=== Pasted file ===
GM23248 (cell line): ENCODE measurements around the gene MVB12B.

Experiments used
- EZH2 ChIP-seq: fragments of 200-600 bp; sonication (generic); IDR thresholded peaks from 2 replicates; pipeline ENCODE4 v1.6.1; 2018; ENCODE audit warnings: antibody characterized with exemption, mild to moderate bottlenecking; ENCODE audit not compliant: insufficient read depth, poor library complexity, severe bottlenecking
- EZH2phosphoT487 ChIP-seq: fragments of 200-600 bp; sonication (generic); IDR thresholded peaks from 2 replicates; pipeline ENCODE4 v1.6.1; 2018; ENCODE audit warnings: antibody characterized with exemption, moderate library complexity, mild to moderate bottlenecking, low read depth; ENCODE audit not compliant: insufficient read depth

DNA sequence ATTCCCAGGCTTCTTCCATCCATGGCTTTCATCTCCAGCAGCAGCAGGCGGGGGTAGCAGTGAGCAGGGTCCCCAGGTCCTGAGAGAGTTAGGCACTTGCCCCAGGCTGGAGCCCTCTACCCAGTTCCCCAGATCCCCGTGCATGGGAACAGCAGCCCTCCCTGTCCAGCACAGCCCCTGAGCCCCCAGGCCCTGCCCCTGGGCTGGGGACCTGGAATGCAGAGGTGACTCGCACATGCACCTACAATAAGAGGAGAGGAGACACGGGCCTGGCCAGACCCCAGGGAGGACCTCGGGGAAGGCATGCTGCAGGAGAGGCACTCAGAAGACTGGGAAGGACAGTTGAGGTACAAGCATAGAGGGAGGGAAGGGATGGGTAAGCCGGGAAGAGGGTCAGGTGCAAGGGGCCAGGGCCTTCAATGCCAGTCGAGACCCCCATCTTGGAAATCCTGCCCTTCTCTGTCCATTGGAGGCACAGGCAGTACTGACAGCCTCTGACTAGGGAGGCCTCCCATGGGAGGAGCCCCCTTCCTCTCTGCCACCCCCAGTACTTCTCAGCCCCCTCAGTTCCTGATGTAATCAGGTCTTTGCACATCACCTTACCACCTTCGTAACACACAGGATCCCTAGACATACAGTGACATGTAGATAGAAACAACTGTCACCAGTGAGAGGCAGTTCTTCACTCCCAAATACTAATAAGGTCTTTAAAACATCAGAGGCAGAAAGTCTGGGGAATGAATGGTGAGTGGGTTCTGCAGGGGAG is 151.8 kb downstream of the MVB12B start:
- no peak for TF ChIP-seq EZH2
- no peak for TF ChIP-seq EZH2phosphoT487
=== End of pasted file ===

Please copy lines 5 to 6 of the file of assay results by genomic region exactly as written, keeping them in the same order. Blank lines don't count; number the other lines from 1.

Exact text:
DNA sequence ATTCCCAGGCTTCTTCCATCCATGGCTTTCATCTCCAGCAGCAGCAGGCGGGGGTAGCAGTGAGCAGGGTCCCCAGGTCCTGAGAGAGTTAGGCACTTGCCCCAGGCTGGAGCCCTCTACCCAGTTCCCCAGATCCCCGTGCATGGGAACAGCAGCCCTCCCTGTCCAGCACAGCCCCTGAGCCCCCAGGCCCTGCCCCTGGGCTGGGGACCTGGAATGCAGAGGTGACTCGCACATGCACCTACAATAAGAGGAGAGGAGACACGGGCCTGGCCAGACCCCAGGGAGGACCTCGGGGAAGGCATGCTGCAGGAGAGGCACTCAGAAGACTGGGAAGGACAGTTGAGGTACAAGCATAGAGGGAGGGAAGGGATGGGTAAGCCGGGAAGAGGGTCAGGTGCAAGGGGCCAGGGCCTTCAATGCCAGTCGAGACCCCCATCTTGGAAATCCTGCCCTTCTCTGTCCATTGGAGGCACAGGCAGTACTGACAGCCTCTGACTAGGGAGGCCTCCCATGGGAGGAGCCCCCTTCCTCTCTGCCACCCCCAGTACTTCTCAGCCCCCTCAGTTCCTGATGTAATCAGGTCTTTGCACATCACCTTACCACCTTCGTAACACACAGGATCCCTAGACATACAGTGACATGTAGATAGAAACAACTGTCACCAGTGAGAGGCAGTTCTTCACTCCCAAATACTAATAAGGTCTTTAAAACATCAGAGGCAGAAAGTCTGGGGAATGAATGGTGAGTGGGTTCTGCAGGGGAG is 151.8 kb downstream of the MVB12B start:
- no peak for TF ChIP-seq EZH2